The Spice Girls' debut hit, Wannabe, is the catchiest single in British history, an online experiment suggests.
Participants recognised the song in 2.3 seconds, compared with an average of five seconds for other popular hits.
Researchers developed the interactive game, called Hooked on Music, as part of a scientific study to unlock the secrets of what makes music memorable.
The initial results from the study will be unveiled at the Manchester Science Festival on Saturday evening.
Data from more than 12,000 participants was collected from the online experiment, which was developed by the Museum of Science and Industry (Mosi).
People who played the game were asked if they recognised a song, which was randomly selected from more than 1,000 clips of best-selling songs, dating from the 1940s until the present day.
The Spice Girls' debut single, which spent seven weeks at number one during 1996, was the most quickly recognised song by participants, taking an average of 2.29 seconds.
Second was Lou Bega's Mambo No 5, which was identified in an average of 2.48 seconds.
Survivor's Eye of the Tiger was third, with an average time of 2.62 seconds.
Overall, it took people an average of five seconds to recognise a clip from one of the UK's best-selling records.
The Hooked on Music concept was designed by Ashley Burgoyne, a computational musicologist from the University of Amsterdam, Netherlands, and colleagues.
'I work within a group that studies music cognition in general - any way in which the brain processes music - and we were particularly interested in music and memory and why exactly it is that certain pieces of music stay in your memory for such a long time,' he told BBC News.
'You may only hear something a couple of times yet 10 years later you immediately realise that you have heard it before.
The UK's top 10 catchiest songs
1. Spice Girls - Wannabe
2. Lou Bega - Mambo No 5
3. Survivor - Eye Of The Tiger
4. Lady Gaga - Just Dance
5. ABBA - SOS
6. Roy Orbison - Pretty Woman
7. Michael Jackson - Beat It
8. Whitney Houston - I Will Always Love You
9. The Human League - Don't You Want Me
10. Aerosmith - I Don't Want To Miss A Thing
(Source: Hooked on Music experiment/Mosi)
'Yet other songs, even if you have heard them a lot, do not have this effect.'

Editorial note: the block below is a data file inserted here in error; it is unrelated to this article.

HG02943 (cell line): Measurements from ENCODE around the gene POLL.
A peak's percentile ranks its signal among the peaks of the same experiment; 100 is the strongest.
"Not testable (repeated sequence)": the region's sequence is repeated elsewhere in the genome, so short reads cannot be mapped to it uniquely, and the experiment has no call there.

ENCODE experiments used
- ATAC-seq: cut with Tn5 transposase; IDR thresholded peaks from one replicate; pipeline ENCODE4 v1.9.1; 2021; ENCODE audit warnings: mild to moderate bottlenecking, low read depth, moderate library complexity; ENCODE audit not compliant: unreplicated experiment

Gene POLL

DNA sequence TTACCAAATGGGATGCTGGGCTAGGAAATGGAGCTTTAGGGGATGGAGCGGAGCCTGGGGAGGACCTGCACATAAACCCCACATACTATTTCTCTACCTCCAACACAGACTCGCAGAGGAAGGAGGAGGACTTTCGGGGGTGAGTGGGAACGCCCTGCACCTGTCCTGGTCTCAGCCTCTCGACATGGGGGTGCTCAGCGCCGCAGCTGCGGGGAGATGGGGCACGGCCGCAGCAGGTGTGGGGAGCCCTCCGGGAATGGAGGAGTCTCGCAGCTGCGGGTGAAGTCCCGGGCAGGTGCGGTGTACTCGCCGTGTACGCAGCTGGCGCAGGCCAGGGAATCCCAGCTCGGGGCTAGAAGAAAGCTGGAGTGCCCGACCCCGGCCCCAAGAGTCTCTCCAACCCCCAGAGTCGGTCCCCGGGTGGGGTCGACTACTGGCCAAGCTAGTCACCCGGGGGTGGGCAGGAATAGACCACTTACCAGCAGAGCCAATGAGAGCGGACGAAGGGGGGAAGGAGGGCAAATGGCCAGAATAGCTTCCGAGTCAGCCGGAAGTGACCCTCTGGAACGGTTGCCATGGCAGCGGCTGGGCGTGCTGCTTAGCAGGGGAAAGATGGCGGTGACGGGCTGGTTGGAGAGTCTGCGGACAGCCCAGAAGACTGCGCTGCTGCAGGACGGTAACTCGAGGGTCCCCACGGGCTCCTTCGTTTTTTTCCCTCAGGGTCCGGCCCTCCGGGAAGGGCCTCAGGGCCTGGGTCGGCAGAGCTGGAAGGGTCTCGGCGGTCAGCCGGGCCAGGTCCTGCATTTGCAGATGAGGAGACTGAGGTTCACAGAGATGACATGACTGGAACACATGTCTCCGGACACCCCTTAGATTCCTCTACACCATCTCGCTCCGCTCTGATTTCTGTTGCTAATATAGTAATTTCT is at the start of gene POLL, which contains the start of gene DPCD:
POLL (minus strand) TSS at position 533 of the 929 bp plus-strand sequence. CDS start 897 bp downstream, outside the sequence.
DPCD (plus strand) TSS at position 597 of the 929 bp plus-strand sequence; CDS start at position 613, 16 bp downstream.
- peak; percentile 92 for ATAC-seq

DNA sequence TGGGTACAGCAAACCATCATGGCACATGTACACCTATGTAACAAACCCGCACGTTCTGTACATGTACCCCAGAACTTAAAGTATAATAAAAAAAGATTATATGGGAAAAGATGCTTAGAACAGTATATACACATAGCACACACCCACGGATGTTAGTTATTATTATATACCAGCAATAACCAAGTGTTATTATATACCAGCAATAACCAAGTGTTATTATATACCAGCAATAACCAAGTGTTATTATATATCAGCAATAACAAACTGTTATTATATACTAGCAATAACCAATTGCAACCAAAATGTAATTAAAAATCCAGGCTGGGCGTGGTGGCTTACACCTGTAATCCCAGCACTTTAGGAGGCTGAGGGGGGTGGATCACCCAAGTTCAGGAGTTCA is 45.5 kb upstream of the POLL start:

Dr Burgoyne said that his team wanted to see if it was possible to identify whether the most memorable pieces of music shared particular characteristics.
'When we went to look at this, you would have thought that it would have been studied to death yet, in fact, it has not - there is very little scientific literature,' he said.
'There are lots of ideas [about] why this is the case but very, very little empirical research.'
Manchester Science Festival director, Dr Marieke Navin, said people's appetite to participate in real scientific research and the experiment's need for a large, diverse group of participants made it an ideal addition to the festival's programme.
'It does not matter whether or not people want to do the science per se; they can just play an online game for fun,' she told BBC News.
'It has a wide appeal for gamers, or for people who just like music and want to test their knowledge and how good they are at recognising hooks.
'While people are playing, it is actually an experiment and scientists are collecting data. This allows the scientist to test different hypotheses about the musical hook.'
Dr Burgoyne added: 'The most important aspect of this stage of the experiment was getting this very precise measurement of exactly how memorable segments of the songs are.
'What I am going to focus on for the next year is asking what explains this; what are the musical features that makes something catchy?
'Although this is just a casual observation on my part, very strong melodic hooks seem to be the most memorable for people.'
The game will remain online until at least the end of the year, and Dr Burgoyne explained how the experiment fed into his team's wider research.
'While it is fun to know this - because people love music but in the long run - if we have a better understanding of how the musical memory works, we are hopeful that we can move into research on people with dementia,' he explained.
'There has already been some research that shows that if you can find the right piece of music, something that had a very strong meaning, playing that piece of music can be very therapeutic.
'But the challenge is figuring out what is the best piece of music.'